Outdoor recreation is one of the fastest-growing components of Indiana’s tourism industry, generating some $15.7 billion in annual consumer spending and creating 143,000 jobs in Indiana, according to the Outdoor Industry Association. This project will consume a significant part of the most popular horseback riding area in the HNF and force repeated closures of other horseback riding trails. The project will force closures or reroutes of the Knobstone Trail, the state’s longest and most famous backpacking trail, as well as the Fork Ridge and other hiking trails.
Volunteers helped construct and maintain many of these trails, but the volunteer pool is likely to dry up if trails are destroyed or repeatedly closed due to logging and burning. Several miles of the project are directly adjacent to the southern border of the Charles Deam Wilderness. This logging project will diminish the recreational experiences within the largest concentration of national and state forest public lands and the only federal wilderness area in the lower midwest (Indiana, Ohio, and Illinois) where wild land for such experiences is extremely limited.
Exacerbate Climate Change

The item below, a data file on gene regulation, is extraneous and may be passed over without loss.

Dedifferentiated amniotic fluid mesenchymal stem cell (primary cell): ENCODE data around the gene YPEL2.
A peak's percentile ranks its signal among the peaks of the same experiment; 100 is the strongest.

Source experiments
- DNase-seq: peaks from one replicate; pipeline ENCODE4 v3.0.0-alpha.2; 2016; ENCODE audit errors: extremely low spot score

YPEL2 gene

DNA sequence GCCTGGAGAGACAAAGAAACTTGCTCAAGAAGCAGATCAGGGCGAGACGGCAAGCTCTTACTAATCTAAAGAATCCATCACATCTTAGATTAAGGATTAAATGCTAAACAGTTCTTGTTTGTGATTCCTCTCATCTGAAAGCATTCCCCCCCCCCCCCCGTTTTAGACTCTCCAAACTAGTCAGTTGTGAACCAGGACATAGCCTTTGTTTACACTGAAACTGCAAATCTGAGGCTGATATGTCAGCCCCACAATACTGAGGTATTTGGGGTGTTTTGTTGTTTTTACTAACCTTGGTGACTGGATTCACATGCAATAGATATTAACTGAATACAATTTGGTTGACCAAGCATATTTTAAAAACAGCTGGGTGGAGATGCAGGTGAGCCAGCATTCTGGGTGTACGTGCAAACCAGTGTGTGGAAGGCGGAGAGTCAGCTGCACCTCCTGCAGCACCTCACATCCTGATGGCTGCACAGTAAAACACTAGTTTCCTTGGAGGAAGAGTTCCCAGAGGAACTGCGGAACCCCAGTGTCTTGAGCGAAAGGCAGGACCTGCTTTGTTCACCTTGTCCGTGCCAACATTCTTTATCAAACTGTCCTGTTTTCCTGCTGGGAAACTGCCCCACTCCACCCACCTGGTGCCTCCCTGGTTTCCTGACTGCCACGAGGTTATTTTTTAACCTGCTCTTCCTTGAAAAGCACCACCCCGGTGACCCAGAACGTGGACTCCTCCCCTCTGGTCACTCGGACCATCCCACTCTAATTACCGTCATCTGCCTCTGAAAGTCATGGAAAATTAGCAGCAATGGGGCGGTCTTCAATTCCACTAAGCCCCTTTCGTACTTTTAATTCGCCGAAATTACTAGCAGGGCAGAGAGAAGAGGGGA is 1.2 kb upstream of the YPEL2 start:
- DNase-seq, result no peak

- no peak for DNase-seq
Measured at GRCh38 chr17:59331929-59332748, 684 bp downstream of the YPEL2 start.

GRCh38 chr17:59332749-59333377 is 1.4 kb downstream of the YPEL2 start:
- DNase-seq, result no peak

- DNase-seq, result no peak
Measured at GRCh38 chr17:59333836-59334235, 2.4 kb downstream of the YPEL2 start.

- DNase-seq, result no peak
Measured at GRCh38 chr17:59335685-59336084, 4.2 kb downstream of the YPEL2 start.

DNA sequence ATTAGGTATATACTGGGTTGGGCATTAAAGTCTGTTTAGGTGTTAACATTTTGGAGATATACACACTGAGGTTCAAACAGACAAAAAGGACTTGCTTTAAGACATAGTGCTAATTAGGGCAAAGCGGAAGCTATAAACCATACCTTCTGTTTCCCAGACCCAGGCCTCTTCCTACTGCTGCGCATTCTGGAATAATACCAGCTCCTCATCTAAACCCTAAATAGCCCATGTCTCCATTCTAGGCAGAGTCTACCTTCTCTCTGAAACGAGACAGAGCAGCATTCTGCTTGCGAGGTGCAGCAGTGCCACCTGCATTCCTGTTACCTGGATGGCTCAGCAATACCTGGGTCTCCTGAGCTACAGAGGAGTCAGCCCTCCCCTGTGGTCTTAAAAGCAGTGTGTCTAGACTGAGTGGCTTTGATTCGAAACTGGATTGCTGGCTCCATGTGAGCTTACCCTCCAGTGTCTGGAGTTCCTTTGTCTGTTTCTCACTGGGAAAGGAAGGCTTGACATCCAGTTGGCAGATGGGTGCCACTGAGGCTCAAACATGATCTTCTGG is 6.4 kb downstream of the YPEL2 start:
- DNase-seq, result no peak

The USFS is required to consider the cumulative impacts of their actions, including the release of greenhouse gases. While admitting the project will contribute to carbon emissions, the Forest Service has not considered done this. Since the latest 2006 Forest Plan, global climate change projections have become much more dire. The Houston South proposal does not even reference the Intergovernmental Panel on Climate Change report published in 2018 that emphasizes the importance of reducing carbon emissions and increasing carbon sequestration (see IPCC reports). USFS claims the project will contribute only small amounts of carbon through logging and burning activities. Furthermore, the agency has not considered alternatives that contribute less or have a positive impact on carbon sequestration.
The USFS is required to consider alternatives to the proposed action at Houston South. The USFS has not demonstrated that they considered the impacts on municipal water supplies. Some 63,000 acres of the HNF have the same management prescription (“Management Area 2.8) under the HNF Management Plan as Houston South but lie within watersheds that are not used for drinking water. Many groups have asked the USFS to consider harvesting and burning in those areas instead. However, other than taking “no action,” the USFS has not considered any alternatives to this drastic plan.
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Thank you for your forest advocacy! Together we are working to protect Indiana’s priceless remaining wild nature.
Jeff Stant, Executive Director &
Rae Schnapp, Conservation Director
Photo: Eastern box turtle injured by fire. Inage courtesy of Joanna Gibson, Environmental Scientist.